Thursday 20 October 2016

Trump lands potential knock-out blow on Bush in Republican debate

Niall O’Dowd

Published 16/02/2016 | 02:30

US Republican presidential candidate Donald Trump speaks at a news conference at the Hanahan Town Hall in Hanahan, South Carolina. Photo: Reuters
US Republican presidential candidate Donald Trump speaks at a news conference at the Hanahan Town Hall in Hanahan, South Carolina. Photo: Reuters
Democratic presidential candidate Sen. Bernie Sanders, I-Vt., right, meets 3-month-old Oliver Lomas, of Venice, Calif., who was dressed as Sanders during a rally at Bonanza High School.

Donald Trump threw some Mike Tyson-calibre haymakers in the Republican debate in South Carolina and may have wound up finishing off the Bush dynasty.

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A gaffe in American politics is when a candidate tells the truth and everyone acts mortified.

Trump certainly did that, laying the fault of the Iraq war squarely where it belonged, on George W Bush, and saying, contrary to Republican gospel, that W did not keep America safe, as 9/11 happened on his watch. His unvarnished truths gave all the other candidates and the Republican establishment a real dose of the backdoor trots, as South Carolinians sometimes call diarrhoea.

They were outraged, outraged, that anyone could tell such a truth on national TV, despite the fact that it was true.

The orthodoxy is to blame everything on either Hillary Clinton or Barack Obama - somehow, some way - but clearly the GOP were in power when bad things happened in Iraq and at the World Trade Centre.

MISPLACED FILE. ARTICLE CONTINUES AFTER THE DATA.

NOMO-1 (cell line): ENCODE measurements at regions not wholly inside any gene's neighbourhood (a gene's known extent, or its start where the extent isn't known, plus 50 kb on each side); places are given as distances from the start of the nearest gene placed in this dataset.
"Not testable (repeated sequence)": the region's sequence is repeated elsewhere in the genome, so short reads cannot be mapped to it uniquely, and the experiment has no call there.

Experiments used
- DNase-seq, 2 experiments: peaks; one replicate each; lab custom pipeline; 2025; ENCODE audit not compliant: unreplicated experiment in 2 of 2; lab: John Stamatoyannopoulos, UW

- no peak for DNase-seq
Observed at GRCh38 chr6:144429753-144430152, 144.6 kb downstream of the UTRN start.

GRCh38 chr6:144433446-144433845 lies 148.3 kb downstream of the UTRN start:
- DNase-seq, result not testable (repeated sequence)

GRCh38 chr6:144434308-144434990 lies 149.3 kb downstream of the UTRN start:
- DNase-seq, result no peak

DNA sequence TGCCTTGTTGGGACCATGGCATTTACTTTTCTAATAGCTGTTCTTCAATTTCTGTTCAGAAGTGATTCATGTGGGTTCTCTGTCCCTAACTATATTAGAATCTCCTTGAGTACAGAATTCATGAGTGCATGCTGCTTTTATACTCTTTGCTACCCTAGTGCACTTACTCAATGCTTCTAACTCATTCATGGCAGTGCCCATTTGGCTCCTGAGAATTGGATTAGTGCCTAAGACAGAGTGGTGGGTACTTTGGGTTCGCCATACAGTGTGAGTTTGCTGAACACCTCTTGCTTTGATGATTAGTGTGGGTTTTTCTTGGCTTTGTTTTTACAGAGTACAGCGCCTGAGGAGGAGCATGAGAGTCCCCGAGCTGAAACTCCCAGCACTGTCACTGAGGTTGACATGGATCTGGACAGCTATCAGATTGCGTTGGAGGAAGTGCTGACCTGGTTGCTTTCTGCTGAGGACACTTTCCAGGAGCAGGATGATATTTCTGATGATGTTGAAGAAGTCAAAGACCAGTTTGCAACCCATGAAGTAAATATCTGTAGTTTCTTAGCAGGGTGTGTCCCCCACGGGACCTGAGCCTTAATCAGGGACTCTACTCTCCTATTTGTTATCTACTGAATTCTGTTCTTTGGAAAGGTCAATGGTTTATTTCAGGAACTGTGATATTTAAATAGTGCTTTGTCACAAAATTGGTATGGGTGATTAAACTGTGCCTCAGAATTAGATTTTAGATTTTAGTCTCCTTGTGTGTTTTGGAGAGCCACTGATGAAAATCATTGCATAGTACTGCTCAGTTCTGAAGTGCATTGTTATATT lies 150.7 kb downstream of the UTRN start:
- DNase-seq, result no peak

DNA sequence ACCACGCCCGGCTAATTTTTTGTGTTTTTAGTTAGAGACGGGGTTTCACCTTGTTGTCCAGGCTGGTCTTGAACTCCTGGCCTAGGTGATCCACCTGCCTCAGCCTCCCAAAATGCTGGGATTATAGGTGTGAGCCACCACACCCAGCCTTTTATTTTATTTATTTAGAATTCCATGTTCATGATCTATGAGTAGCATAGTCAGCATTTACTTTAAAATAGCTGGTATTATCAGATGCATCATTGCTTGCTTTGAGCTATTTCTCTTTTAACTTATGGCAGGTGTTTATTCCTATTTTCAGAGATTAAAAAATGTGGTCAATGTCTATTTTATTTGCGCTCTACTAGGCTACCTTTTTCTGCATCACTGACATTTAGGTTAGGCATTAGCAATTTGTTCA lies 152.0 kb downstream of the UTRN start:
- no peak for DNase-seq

Mr Trump was clearly intent on savaging Jeb Bush, who is not even his most dangerous rival, but is the guy who spent $20m (€18m) on negative ads against him on New Hampshire television.


The ads did not work but Mr Trump will never forget the attempt to finish him. There is also something about the patrician image and holier than thou attitude of the Bushes that incenses Mr Trump. He knows they fight just as dirty as anyone else while hiding behind noblesse oblige.

There are moments, and the debate was one, where you can understand Mr Trump's appeal. Every piece of conventional political wisdom states it is suicide to attack the Bushes in South Carolina, where the family name is still very popular.

Mr Trump just dove right in.

The nattering nabobs on cable TV were appalled but Mr Trump has bedevilled them from the start of this campaign and may have done so yet again.

They tut-tutted and stated that Mr Trump had lost it, but they have called him wrongly throughout. Besides he brings nice and juicy ratings every time he opens his mouth. As conservative talk show host Laura Ingraham put it: the media seems to have no idea just how unpopular the Bushes actually are these days, which is why Jeb has spent $50m (€45m) and trails in fourth place out of sixth.

South Carolina is a dirty town when it comes to sliming fellow candidates. The Bushes have a long and sad history of using the black arts there.